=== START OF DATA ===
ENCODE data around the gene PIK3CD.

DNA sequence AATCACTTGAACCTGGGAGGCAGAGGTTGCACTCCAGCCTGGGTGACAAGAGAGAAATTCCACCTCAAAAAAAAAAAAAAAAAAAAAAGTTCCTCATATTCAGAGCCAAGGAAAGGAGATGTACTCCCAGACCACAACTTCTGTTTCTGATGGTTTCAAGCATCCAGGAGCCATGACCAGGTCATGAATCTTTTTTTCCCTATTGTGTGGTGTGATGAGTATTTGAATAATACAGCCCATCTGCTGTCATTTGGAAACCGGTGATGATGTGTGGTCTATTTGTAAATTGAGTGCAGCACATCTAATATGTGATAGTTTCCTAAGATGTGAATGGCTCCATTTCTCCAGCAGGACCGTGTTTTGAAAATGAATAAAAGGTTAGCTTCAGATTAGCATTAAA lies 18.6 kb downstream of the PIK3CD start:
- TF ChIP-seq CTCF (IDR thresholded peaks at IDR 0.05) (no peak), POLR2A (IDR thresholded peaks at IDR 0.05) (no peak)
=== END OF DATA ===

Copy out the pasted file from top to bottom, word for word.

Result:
ENCODE data around the gene PIK3CD.

DNA sequence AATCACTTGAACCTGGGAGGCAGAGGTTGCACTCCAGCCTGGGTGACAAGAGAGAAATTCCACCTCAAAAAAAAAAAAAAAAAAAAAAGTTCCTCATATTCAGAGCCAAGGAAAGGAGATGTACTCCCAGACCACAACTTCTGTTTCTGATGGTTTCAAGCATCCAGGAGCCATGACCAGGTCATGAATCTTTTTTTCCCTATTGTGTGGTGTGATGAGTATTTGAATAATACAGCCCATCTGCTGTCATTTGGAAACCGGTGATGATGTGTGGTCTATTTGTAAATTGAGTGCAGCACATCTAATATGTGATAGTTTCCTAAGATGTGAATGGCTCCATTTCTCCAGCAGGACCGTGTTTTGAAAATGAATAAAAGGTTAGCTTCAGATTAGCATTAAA lies 18.6 kb downstream of the PIK3CD start:
- TF ChIP-seq CTCF (IDR thresholded peaks at IDR 0.05) (no peak), POLR2A (IDR thresholded peaks at IDR 0.05) (no peak)